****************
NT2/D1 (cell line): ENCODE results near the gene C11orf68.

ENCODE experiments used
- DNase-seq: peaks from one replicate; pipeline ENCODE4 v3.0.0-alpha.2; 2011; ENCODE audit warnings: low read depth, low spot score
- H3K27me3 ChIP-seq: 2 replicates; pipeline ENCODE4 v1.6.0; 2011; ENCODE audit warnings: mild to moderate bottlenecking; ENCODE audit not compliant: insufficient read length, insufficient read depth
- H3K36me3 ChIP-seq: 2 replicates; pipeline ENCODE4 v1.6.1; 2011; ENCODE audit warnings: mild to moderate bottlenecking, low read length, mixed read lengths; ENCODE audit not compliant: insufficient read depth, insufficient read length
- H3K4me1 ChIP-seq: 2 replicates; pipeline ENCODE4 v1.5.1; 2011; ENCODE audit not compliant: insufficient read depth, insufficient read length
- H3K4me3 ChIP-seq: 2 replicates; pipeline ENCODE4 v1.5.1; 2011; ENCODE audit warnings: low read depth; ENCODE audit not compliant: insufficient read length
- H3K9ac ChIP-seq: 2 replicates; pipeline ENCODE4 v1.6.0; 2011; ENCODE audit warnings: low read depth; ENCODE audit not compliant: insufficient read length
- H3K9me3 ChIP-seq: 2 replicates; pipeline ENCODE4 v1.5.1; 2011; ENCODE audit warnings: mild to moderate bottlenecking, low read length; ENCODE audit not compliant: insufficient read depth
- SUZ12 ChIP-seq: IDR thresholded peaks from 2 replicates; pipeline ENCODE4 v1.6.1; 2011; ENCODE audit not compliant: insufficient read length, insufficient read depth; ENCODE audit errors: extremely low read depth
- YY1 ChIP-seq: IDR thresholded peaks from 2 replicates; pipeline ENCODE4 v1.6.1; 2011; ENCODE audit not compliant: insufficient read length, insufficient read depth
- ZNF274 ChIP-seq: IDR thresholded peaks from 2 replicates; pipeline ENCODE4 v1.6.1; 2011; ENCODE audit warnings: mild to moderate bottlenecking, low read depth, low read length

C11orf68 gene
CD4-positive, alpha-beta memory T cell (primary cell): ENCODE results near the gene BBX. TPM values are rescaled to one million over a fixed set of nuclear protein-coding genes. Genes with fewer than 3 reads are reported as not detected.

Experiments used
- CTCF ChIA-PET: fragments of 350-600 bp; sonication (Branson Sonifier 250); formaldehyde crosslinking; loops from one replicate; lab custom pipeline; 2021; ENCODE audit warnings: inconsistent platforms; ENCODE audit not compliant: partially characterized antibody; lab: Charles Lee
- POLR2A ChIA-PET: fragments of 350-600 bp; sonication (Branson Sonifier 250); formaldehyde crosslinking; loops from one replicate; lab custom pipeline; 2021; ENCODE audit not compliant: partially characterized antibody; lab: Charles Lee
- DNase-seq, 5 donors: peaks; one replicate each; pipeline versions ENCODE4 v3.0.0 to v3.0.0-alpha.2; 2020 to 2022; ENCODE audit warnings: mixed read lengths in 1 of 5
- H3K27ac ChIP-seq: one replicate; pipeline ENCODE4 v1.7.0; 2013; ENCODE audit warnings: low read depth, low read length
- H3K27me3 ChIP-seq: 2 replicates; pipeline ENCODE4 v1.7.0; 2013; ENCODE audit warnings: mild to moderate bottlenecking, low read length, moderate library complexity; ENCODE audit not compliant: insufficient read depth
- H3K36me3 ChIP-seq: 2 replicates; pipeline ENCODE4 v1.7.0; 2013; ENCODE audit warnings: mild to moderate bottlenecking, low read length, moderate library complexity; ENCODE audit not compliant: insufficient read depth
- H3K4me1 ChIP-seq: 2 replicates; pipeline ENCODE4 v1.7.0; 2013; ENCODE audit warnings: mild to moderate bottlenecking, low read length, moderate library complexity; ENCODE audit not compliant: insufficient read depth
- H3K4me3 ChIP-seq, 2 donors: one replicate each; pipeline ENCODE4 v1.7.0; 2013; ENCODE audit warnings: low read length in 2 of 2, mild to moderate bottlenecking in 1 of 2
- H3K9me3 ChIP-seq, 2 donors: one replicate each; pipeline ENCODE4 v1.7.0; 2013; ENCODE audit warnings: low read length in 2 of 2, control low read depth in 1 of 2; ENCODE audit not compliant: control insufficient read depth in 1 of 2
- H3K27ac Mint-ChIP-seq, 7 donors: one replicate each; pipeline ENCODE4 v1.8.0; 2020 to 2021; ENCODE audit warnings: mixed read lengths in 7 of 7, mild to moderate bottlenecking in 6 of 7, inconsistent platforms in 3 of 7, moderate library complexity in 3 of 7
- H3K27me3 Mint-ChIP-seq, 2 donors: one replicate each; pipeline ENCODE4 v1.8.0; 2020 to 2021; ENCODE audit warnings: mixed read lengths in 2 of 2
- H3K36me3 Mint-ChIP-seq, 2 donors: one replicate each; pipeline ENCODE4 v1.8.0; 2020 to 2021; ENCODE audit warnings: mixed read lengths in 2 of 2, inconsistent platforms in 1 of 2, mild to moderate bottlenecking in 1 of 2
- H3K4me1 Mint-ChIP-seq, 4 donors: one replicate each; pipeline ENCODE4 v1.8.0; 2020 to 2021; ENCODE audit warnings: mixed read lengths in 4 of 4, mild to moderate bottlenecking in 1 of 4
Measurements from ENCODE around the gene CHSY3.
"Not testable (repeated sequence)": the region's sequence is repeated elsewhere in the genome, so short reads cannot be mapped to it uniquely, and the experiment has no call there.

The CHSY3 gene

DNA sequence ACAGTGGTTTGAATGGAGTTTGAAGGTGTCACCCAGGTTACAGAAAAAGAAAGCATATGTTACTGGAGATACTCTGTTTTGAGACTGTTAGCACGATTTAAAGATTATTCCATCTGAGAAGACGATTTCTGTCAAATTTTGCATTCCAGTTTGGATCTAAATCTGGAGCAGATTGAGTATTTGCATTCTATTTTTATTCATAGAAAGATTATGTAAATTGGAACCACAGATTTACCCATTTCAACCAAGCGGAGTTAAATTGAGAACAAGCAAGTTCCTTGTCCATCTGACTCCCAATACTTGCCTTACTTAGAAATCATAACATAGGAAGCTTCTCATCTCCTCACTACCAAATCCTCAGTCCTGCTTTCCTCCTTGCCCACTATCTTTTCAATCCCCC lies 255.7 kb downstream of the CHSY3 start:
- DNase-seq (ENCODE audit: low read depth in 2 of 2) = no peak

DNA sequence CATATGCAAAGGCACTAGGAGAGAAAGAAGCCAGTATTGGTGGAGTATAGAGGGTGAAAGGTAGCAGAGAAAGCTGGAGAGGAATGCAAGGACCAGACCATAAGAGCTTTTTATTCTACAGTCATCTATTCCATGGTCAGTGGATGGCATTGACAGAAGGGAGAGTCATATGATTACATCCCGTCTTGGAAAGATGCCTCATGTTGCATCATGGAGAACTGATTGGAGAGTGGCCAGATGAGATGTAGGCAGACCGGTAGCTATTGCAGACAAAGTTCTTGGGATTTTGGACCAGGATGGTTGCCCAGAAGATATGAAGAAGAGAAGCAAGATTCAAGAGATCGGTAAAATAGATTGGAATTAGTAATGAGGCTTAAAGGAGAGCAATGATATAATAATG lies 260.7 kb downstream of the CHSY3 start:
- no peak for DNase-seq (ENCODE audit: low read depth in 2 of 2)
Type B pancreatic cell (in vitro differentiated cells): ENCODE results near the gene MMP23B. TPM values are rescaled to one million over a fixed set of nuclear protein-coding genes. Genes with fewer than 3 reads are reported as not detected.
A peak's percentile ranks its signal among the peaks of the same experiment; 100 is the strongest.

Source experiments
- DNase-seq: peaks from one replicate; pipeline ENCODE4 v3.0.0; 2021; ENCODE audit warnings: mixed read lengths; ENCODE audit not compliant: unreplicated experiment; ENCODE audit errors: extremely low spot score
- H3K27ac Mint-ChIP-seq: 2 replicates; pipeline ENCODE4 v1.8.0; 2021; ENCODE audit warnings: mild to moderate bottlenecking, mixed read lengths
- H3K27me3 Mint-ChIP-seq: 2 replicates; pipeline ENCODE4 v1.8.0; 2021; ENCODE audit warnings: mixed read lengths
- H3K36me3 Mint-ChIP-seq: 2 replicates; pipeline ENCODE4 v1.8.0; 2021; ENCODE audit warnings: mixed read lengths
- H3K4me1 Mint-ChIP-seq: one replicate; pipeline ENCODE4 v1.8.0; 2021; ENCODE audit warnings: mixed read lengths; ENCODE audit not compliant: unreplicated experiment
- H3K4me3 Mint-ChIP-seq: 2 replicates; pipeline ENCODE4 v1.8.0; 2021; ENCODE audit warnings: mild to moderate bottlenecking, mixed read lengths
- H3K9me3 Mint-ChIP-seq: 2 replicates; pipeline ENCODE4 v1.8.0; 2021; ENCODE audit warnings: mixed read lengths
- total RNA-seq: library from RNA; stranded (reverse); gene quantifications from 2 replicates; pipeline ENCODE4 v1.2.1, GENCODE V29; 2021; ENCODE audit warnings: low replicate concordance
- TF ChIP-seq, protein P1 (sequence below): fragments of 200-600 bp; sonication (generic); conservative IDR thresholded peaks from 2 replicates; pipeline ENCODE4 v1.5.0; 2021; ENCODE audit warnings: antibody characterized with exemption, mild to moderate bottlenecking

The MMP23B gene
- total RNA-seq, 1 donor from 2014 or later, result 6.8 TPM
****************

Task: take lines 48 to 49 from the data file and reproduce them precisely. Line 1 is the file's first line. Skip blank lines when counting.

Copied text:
The MMP23B gene
- total RNA-seq, 1 donor from 2014 or later, result 6.8 TPM